Utah’s chief justice says too few residents can afford legal help

(Francisco Kjolseth | The Salt Lake Tribune) Utah Supreme Court Chief Justice Matthew B. Durrant delivers the State of the Judiciary Address to a joint meeting of the House and Senate during the first day of the Utah legislative session at the State Capitol in Salt Lake City on Monday, Jan. 27, 2020.

Utah Chief Justice Matthew Durrant told lawmakers Monday that more can and should be done to make legal services more affordable and accessible in the state.

Calling it a “crisis," Durrant said there is an enormous gap between low- and middle-income Utahns and the help they need to address common legal problems.

People simply can’t afford a lawyer,” Durrant said.

Durrant’s remarks were part of his annual State of the Judiciary Address and were offered on the first day of the 2020 legislative session. He asked lawmakers to increase judicial branch funding by roughly $1.5 million, which would pay for courthouse sound system repairs, new information technology staff and additional employees to help with administrative backlogs.

“I can say that as to our administrative leadership, the state of the judiciary is strong,” Durrant said. “I have never been more thrilled with our leadership.”

But Durrant also suggested the judicial branch be empowered to take a coordinating role in the state’s mental health and drug treatment efforts. Jails and prisons have become “de facto mental institutions,” Durrant said, which creates challenges for the court system and the state as a whole.

Utah’s judges are in a position to take a more significant role in coordinating with community organizations, he said, and identify gaps in services.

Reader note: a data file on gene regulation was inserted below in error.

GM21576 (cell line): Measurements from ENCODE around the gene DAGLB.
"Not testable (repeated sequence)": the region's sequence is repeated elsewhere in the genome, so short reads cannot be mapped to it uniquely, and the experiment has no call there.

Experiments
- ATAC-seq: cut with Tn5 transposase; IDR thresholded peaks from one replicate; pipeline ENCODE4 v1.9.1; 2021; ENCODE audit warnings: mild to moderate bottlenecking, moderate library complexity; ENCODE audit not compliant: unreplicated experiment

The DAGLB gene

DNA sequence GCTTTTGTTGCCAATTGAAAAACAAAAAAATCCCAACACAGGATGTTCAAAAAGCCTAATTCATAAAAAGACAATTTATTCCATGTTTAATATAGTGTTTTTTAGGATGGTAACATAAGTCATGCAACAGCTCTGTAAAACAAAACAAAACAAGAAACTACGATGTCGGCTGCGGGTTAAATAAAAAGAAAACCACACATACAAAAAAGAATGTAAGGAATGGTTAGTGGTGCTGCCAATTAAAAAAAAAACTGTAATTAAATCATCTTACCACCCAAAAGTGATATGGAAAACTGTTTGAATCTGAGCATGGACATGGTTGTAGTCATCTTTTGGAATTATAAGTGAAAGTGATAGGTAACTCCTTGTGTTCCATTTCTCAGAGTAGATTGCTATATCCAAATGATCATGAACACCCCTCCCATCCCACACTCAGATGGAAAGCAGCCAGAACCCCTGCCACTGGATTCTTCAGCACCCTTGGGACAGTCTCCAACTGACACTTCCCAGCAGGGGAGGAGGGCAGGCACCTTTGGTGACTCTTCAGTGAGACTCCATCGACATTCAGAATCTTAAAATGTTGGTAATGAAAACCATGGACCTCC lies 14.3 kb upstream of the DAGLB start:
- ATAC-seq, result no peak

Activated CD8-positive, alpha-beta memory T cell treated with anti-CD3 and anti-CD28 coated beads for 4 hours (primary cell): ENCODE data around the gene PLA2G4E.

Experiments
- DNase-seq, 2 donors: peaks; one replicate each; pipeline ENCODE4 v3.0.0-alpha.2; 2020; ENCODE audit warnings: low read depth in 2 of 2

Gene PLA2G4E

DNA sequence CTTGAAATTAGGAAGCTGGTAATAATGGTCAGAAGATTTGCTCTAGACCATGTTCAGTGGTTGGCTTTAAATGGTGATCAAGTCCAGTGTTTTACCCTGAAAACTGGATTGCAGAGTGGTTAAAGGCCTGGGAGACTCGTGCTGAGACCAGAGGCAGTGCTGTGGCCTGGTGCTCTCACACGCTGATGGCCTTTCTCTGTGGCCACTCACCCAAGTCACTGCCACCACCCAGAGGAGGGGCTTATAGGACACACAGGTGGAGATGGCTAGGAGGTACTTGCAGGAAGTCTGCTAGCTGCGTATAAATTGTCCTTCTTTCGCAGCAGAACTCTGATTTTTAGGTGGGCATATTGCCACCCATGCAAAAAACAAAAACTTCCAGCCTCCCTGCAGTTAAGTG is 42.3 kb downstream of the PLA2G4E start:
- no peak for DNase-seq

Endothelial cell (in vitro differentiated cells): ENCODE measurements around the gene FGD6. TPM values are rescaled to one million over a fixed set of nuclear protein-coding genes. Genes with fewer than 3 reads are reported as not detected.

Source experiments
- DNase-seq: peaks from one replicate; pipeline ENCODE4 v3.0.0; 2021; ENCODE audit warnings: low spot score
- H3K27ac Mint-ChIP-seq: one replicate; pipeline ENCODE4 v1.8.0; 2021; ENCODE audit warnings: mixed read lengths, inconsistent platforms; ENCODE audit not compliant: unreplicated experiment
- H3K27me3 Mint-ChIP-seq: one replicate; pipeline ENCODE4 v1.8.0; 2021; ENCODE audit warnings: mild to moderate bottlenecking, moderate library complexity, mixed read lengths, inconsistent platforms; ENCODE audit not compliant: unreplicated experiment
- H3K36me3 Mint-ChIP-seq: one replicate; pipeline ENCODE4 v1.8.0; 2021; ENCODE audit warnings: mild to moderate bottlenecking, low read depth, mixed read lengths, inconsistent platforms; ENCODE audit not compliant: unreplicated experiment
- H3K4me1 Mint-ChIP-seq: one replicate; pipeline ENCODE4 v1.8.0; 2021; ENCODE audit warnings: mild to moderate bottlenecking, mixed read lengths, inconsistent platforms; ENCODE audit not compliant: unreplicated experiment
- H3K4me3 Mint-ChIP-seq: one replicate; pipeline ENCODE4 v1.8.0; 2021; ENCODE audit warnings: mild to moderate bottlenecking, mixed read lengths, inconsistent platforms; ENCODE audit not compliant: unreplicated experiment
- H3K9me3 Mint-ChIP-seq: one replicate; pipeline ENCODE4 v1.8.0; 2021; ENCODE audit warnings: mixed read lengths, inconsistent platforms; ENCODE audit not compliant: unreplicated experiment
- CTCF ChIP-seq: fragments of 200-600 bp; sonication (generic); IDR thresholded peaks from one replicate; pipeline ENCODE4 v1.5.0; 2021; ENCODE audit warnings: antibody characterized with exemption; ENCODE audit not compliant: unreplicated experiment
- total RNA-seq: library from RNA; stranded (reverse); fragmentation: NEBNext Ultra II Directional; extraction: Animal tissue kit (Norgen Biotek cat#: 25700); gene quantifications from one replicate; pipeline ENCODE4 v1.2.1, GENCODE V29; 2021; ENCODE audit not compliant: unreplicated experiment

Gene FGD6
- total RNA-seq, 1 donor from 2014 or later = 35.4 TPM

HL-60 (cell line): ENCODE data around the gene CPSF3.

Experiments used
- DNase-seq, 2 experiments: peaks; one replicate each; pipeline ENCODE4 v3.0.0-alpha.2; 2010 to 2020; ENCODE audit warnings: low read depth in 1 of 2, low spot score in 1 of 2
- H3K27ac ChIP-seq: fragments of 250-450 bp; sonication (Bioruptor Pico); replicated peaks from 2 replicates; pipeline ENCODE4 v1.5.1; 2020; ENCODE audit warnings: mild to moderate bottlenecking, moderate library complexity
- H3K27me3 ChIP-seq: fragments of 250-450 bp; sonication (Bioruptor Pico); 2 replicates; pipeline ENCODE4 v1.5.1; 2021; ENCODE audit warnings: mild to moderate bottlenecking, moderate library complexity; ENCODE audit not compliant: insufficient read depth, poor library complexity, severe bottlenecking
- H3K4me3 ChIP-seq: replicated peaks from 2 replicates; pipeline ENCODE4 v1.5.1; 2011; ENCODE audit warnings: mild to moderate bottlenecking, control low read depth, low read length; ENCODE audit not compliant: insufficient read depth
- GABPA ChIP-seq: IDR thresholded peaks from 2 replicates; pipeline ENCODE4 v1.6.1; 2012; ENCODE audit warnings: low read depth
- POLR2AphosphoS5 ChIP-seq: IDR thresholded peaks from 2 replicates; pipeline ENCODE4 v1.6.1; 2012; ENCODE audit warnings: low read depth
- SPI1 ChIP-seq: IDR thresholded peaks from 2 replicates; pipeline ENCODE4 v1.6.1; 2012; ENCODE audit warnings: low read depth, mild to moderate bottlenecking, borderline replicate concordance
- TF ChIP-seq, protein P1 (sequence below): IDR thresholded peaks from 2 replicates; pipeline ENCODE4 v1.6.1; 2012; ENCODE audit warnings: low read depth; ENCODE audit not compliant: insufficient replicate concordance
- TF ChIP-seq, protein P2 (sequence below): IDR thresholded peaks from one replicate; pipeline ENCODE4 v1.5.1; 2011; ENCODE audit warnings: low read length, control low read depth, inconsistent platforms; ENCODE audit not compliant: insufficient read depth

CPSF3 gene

Much of Durrant’s speech focused on his experience with the state’s drug court programs — which provide a treatment-based alternative to incarceration for some offenders. While some drug court participants go on to commit other crimes, Durrant said, many are permanently changed by the experience.

“Every person matters,” Durrant said.

House Minority Leader Brian King, D-Salt Lake City, tweeted praised for Durrant’s remarks, calling the address “wonderful.”

“We need to treat, not incarcerate, the mentally ill,” King said.

Utah has implemented a number of criminal justice reforms in recent years aimed at reducing, or providing alternatives to, the incarceration of nonviolent offenders. At the same time, the state has experienced growth in its prison population and is preparing to replace its flagship prison in Draper with a smaller facility in Salt Lake City.

Members of the legal community have also raised the issue of accessibility, with the state’s public defenders facing an increasing workload that leaves them stretched thin between multiple clients.

In Salt Lake County, court officials have taken a series of controversial steps aimed at reducing backlogs, including the random assignment of cases and the training of juvenile court judges to serve as district court substitutes.

Durrant on Monday described ongoing efforts to expand online court forms and self-help services. He also said private firms in the state have generously stepped up their pro bono services and that the judicial branch is exploring the ability of licensed paralegals to provide basic court services, which he compared to the medical work of a nurse practitioner.

Those are some of the areas where regulations could be reworked to provide more freedom to the legal community, Durrant said, which could lead to free market forces driving down costs and improving services.

“We’re going to do this in a thoughtful, data-driven way,” he said.

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